Struggling with debt

Struggling with debt

University students are juggling loans as high as HK$190,000 to finance their education

Hong Kong university students and those enrolled in other forms of tertiary institutions must be gritting their teeth over huge debts, a recent survey suggests.

University students borrow, on average, HK$109,000 in government loans, while students taking sub-degree and private degree courses borrow HK$192,000.

The internet survey involving 727 students who have outstanding loans was carried out from late August to mid-September by the Hong Kong Federation of Youth Groups.

About 65.5 per cent of those polled have taken up at least one part-time job over the past year, working for an average of 33.8 hours per week.

Just about one-tenth of students said they were confident about paying off their debt on time, while most expect they would still be repaying well into their 30s.

The most expensive fees are for private degrees, which can cost as much as HK$90,000 a year. Non-means-tested loans have an annual interest rate of 1.4 per cent, which must be repaid within 15 years after the student graduates.

Asked to rate financial pressure they faced, the students gave an average rating of 7.31 out of a scale of 10, with 10 being "intense".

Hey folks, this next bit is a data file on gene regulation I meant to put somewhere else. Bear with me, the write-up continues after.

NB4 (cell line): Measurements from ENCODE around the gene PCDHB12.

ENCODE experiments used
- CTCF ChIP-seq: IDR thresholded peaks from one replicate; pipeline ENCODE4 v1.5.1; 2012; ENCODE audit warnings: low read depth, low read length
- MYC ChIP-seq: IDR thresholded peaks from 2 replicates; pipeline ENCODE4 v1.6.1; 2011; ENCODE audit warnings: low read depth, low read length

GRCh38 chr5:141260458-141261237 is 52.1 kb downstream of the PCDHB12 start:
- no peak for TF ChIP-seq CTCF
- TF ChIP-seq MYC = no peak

Amy Fung Dun-mi, federation vice-president, suggests the government should waive interest rates while the student is still in school and subsidise more degree places, while private schools should offer more scholarships.

You might also like:

- A United Nations committee's report says putting Hong Kong's ethnic minority students in designated schools is a form of discrimination

- Hilary Moriarty, the national director of Britain's Boarding Schools' Association, says boarding schools help students mature and broaden their minds

- If you want a proper four-year undergraduate experience and a well-recognised degree title that is easy on your parent's wallet, you could look at mainland universities



To post comments please
register or